But what does Mr. Obama consider to be humane?

A special Pentagon review panel is expected to release a report – perhaps as early as Monday – assessing whether the 242 prisoners being held here are being held under humane conditions of confinement.

News reports have quoted unnamed sources as saying that although the review panel will suggest a few changes at Guantánamo, it essentially finds that the prison camp for terrorists complies with the demands of the Geneva Conventions.

If these findings are embraced by the Obama administration and set in policy, it would mark a major setback for detainee lawyers and human rights groups who have been fighting to bring a measure of due process into the detention camps. Some are asking for the placement of independent human rights monitors in the camps.

The US Supreme Court has ruled that Guantánamo detainees have a constitutional right to file habeas corpus lawsuits with federal judges in Washington, D.C., to challenge the legality of their ongoing open-ended military detention.

But the high court has declined to address whether similar legal and constitutional protections also apply to the detainees' conditions of confinement.

Two weeks ago, a federal judge threw out a lawsuit charging that the forced feeding of detainees on a hunger strike at Guantánamo amounted to a form of torture. The judge ruled that under the Military Commissions Act of 2006, Congress stripped the courts of jurisdiction to hear cases involving day-to-day treatment of detainees at Guantánamo.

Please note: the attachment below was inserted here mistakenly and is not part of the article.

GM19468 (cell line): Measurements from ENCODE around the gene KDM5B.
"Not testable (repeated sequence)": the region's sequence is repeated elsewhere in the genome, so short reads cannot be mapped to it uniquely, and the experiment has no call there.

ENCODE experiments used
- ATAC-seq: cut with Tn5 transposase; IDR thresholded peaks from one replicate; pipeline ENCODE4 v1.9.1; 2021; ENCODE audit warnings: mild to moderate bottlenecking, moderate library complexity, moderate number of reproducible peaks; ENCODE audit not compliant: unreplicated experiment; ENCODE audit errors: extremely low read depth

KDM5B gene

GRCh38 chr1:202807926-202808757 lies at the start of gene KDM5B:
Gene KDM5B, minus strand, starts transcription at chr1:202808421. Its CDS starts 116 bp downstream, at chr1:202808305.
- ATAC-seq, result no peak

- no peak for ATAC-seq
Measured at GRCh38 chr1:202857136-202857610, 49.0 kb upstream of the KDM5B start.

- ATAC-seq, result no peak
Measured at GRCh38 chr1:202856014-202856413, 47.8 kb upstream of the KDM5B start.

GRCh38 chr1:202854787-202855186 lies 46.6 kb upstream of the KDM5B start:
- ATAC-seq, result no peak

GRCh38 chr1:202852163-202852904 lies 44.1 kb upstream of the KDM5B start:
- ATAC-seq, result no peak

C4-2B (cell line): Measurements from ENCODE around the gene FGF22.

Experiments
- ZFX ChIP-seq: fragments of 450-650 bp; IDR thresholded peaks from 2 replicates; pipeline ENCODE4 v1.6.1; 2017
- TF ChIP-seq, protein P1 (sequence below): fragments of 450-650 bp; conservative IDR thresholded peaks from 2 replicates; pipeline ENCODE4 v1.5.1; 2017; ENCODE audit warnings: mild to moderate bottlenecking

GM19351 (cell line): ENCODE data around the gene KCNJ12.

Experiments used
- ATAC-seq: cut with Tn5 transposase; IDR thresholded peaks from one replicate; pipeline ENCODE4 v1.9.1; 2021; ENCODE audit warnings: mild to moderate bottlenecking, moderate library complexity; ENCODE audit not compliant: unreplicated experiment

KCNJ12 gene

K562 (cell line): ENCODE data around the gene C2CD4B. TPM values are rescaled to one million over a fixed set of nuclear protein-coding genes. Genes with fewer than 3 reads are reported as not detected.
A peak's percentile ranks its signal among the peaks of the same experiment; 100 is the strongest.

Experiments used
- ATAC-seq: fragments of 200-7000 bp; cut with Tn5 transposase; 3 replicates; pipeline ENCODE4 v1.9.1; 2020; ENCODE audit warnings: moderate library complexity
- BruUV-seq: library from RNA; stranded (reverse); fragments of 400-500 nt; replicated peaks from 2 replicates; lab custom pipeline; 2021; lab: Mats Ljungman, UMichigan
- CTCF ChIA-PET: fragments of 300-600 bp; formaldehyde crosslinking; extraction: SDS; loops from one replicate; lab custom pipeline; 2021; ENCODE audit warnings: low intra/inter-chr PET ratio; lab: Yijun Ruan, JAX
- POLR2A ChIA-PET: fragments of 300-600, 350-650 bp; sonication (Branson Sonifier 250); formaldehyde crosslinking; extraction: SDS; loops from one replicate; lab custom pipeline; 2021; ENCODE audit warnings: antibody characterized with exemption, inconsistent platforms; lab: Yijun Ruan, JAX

"Many detainees have complained of brutal treatment, lack of medical care, and long placements in solitary confinement," wrote US District Judge Gladys Kessler in her Feb. 10 decision. "To this court's knowledge, none of these allegations, or the government's denials, have been fully tested and subjected to the rigors of cross-examination in open court." She added, "They may never be."

A second federal judge is considering a similar lawsuit filed on behalf of detainee Muhammed Khan Tumani. His suit seeks a court order directing military authorities to move him from Camp 6, a high-security facility, to the less restrictive Camp 4.

Government lawyers say the judge lacks jurisdiction to hear the case since Congress passed the court-stripping measure in the Military Commissions Act.

According to government lawyers, there are no legal avenues open to detainees to invite impartial judicial scrutiny of conditions at Guantánamo.

The International Committee of the Red Cross monitors conditions in the camps through regular visits but transmits its findings confidentially to the government.